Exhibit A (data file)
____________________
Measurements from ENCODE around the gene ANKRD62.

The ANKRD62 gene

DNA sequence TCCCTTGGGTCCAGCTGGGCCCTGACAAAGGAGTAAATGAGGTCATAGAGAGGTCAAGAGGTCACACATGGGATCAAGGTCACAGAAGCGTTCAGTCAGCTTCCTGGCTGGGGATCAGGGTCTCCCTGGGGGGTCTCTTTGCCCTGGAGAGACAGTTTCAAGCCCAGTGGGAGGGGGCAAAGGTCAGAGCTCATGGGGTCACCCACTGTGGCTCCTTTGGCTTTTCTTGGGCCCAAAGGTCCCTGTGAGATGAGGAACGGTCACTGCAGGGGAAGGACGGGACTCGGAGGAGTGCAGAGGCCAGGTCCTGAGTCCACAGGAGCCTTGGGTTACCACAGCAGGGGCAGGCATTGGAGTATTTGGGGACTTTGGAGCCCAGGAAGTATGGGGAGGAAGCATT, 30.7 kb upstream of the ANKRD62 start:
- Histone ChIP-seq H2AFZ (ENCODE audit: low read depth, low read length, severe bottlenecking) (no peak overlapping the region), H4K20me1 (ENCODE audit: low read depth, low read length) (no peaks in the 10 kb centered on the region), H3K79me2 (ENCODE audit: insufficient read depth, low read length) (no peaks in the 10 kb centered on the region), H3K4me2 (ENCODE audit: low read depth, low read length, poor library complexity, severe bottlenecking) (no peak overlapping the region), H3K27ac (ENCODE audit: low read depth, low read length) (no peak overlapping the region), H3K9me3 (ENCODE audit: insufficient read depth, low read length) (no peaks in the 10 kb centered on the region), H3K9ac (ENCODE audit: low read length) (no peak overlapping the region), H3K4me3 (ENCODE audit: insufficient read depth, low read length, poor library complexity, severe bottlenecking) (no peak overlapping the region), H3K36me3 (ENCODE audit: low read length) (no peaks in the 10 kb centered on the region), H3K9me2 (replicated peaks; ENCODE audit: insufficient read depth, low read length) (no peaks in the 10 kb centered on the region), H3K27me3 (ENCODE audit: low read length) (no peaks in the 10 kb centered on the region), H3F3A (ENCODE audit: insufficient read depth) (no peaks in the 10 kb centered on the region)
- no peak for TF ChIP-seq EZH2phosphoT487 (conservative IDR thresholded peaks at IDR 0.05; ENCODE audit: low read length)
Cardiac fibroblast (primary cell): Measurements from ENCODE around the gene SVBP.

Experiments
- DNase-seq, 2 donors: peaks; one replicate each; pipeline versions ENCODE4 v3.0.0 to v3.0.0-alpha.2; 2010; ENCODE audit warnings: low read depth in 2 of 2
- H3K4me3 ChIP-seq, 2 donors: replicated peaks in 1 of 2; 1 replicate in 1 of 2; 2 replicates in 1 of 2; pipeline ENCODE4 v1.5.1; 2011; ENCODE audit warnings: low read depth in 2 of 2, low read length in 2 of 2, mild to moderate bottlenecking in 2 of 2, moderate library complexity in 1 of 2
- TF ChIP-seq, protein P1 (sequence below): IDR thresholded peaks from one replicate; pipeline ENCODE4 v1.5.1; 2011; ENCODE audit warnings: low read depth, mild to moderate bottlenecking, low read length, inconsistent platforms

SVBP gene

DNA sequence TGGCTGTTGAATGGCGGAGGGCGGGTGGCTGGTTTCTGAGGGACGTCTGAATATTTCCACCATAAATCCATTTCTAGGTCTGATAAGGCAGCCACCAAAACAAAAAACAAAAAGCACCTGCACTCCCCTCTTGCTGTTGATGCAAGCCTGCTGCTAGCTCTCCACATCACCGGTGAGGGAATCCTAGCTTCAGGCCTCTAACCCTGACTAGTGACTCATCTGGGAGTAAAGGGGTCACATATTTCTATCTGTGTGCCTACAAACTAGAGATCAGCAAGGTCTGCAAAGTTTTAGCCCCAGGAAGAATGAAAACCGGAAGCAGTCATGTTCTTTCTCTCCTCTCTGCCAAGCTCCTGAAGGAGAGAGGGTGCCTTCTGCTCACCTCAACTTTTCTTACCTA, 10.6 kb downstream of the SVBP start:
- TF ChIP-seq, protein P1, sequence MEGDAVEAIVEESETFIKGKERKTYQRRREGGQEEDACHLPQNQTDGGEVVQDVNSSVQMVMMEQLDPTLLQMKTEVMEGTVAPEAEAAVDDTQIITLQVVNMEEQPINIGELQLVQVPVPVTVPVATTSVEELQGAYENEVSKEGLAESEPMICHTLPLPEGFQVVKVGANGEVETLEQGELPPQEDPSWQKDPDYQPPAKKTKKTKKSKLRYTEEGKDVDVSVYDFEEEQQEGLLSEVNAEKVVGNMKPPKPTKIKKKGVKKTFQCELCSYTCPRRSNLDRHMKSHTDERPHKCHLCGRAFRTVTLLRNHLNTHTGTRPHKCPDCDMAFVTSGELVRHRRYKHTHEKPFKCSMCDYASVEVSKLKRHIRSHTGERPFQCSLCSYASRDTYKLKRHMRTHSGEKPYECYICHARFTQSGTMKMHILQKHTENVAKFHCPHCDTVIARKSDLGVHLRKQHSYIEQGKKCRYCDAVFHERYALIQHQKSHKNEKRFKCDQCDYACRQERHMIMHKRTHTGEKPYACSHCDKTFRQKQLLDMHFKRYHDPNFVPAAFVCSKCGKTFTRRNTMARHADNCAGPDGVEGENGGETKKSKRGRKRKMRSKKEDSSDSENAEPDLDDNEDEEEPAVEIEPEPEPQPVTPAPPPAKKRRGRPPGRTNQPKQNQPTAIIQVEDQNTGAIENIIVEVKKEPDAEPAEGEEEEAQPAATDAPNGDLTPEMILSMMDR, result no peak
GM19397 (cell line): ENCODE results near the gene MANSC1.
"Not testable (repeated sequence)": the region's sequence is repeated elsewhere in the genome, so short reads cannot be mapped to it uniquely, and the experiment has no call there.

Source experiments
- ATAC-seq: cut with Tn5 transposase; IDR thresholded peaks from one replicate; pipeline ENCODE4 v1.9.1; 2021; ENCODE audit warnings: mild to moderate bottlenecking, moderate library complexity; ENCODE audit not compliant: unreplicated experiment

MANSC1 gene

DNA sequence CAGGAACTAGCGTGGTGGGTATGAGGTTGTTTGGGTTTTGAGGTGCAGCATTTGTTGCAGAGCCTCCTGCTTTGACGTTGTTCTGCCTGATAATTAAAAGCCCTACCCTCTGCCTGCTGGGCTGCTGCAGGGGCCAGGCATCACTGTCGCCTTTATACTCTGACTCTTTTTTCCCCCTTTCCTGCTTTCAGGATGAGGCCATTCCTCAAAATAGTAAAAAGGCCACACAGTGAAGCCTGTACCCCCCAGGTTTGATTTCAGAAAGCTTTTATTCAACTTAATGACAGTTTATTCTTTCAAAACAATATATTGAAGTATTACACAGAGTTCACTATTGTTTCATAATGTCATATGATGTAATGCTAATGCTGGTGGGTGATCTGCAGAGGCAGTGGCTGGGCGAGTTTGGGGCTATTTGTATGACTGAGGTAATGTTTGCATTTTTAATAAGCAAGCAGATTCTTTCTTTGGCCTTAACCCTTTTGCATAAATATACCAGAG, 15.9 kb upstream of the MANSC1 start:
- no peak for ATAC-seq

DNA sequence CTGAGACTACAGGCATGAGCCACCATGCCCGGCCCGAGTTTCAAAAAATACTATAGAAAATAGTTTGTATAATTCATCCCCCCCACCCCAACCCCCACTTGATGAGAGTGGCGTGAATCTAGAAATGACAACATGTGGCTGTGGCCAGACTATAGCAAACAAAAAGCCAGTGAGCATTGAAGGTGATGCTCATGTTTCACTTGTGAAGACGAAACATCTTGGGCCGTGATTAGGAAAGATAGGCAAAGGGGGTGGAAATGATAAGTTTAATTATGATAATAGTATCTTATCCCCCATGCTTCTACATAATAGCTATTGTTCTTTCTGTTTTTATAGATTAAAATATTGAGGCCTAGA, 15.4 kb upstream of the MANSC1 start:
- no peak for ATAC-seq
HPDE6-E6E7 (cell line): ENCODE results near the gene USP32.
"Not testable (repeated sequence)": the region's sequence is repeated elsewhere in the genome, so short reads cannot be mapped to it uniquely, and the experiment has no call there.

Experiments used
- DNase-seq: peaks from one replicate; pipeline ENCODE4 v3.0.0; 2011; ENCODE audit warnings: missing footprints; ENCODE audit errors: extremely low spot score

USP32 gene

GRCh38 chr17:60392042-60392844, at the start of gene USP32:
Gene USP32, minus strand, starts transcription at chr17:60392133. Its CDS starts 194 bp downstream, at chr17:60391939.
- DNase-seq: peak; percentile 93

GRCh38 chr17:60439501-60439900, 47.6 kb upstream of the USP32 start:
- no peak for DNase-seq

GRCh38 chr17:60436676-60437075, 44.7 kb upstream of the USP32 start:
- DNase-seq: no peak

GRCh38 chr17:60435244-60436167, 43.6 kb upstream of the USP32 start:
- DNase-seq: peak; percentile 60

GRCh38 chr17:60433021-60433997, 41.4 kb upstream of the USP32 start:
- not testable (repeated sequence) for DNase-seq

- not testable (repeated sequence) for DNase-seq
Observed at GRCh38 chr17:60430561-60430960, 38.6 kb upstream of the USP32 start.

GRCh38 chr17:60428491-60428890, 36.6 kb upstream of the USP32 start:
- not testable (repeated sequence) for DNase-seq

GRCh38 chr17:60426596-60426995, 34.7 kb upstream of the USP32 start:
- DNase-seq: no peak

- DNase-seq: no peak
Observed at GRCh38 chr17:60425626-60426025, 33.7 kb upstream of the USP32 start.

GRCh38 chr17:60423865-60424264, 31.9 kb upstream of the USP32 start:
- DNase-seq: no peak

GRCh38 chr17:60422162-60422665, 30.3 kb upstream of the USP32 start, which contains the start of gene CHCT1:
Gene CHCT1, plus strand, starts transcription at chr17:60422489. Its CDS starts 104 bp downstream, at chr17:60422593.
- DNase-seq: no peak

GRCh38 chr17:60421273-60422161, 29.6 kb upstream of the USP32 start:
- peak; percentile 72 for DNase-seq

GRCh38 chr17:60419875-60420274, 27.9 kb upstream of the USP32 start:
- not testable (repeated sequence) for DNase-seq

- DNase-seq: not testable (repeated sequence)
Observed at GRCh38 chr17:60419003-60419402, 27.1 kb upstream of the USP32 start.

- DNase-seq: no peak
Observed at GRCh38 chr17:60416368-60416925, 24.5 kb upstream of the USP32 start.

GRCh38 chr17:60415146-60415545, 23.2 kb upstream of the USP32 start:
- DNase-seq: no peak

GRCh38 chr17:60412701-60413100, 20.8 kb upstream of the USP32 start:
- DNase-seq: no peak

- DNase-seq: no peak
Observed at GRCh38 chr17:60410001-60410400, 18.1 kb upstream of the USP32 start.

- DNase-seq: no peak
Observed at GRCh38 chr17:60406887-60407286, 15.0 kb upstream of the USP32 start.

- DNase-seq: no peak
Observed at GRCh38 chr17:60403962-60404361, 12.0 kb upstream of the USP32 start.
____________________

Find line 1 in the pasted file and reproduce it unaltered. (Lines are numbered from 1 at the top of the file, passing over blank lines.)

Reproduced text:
Measurements from ENCODE around the gene ANKRD62.